Friday, May 12, 2017

Hedging an Uncertain Future: Internal Carbon Prices in the Electric Power Sector

This report examines how internal carbon prices are used by companies and electricity regulators to manage regulatory risk, and identifies ways policymakers can offer guidance for companies to manage such risk in uncertain political climates.

Key Findings

  • Electric power companies have been at the forefront of using internal carbon prices to anticipate future policies, manage regulatory risks, prepare for new markets and services, and respond to customer interests.
  • In particular, electric utilities have used carbon prices in integrated resource plans (IRPs) to evaluate future resource portfolios and to examine business decisions such as the retirement of fossil fuel units.
  • A review of recent IRPs shows a diversity of carbon prices used based on a number of factors, including the potential for future constraints on carbon that go beyond current state and federal policies.
  • In a new political environment less supportive of climate policy, the estimation of internal carbon prices for planning and hedging regulatory risk has become more difficult but no less important.
  • State policymakers and electric power companies should consider renewed efforts to provide transparent assumptions about carbon prices in IRPs. In addition, there should be continued efforts to improve modeling and methodologies for carbon pricing.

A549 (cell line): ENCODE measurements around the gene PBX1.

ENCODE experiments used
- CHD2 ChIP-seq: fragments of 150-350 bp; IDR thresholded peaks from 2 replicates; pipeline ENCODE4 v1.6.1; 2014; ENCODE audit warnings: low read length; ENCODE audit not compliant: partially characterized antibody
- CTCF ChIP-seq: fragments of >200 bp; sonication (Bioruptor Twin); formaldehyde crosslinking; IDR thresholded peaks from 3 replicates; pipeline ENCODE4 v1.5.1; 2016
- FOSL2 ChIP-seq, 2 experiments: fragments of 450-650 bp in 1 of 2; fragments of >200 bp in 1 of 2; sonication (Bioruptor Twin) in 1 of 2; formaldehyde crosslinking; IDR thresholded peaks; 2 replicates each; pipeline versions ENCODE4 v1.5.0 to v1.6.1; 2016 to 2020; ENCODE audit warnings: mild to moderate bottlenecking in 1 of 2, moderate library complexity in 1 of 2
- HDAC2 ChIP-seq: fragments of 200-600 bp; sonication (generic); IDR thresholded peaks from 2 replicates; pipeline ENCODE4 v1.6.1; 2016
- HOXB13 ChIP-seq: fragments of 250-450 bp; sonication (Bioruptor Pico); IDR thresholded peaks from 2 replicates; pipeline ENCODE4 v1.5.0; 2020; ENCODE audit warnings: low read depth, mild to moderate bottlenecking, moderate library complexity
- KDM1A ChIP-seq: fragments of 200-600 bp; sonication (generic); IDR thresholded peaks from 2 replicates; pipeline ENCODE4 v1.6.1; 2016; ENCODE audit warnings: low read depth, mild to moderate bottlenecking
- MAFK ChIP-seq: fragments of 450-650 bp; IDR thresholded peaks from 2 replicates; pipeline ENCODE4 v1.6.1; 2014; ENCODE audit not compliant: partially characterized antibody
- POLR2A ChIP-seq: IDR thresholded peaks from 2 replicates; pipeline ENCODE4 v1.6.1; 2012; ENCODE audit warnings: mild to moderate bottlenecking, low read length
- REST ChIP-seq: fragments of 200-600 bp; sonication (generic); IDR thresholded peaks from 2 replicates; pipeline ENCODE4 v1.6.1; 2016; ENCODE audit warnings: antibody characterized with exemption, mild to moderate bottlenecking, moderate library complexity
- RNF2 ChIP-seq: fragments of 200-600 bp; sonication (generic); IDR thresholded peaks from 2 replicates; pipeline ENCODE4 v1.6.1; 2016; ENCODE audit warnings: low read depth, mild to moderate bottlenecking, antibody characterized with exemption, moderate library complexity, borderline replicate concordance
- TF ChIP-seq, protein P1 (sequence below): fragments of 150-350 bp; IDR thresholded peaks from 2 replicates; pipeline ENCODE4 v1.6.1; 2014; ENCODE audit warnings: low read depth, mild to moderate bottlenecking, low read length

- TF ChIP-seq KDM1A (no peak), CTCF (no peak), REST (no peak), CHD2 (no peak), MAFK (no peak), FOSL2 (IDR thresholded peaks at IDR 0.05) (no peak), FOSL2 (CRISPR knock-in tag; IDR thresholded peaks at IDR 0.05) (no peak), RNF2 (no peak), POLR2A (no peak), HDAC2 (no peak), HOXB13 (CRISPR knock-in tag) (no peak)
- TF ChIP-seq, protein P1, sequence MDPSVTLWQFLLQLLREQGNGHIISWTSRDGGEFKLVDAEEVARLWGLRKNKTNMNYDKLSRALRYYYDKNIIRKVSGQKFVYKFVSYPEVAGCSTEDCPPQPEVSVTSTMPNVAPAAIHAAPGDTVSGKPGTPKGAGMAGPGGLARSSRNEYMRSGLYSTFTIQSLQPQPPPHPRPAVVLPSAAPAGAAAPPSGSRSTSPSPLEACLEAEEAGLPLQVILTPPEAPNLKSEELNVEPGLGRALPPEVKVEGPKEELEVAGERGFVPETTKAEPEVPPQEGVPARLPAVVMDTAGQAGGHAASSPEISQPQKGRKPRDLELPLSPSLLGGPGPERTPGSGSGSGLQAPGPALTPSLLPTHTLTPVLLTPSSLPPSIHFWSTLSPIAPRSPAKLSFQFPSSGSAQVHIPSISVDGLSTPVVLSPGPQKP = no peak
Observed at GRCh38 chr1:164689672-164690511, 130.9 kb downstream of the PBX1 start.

Companies and analysts cite several benefits of using internal carbon prices (WBCSD 2015):
• anticipating future policies that may put a mandatory price on carbon or that require deployment of low- or zero-carbon technologies;
• managing regulatory risk associated with stranded assets or inefficiently allocated capital associated with fossil fuel facilities that could be costly to ratepayers and shareholders (CERES 2010; Morris 2015);
• preparing for new markets and customer services that will evolve as the electricity sector decarbonizes; and
• responding to customers’ or investors’ interests in reducing emissions (UN Global Compact 2015).

US companies in the electric power sector employ a wide variety of carbon prices in Integrated Resources Plans (IRPs)  Table 1 displays carbon price information from a sample of recent integrated resource plans (IRPs) from US investor-owned electric utilities. These IRPs are all dated after the announcement of the final Clean Power Plan regulations in August 2015 but before the November 8, 2016 presidential election.
Several differences in the carbon pricing used by electric power companies are worth noting. First, companies differ on whether they include a carbon price in their base case assumptions, in sensitivity analyses, or in both.  Barbose et al. (2009, 16) argue for including in the base case an estimated carbon price that reflects “the most likely carbon regulations over the planning period.” In addition, some IRPs present a range of carbon prices that reflect different future natural gas price assumptions, rather than alternative stringencies for future carbon policies.

Prices range from $0 to $122 per ton.

Also see which notes that A 2016 international survey of companies across all economic sectors found that carbon prices ranged from less than $8 to greater than $800 per metric ton CO2.

by Joseph A. Kruger
Resources For the Future (RFF)
April 25, 2017 

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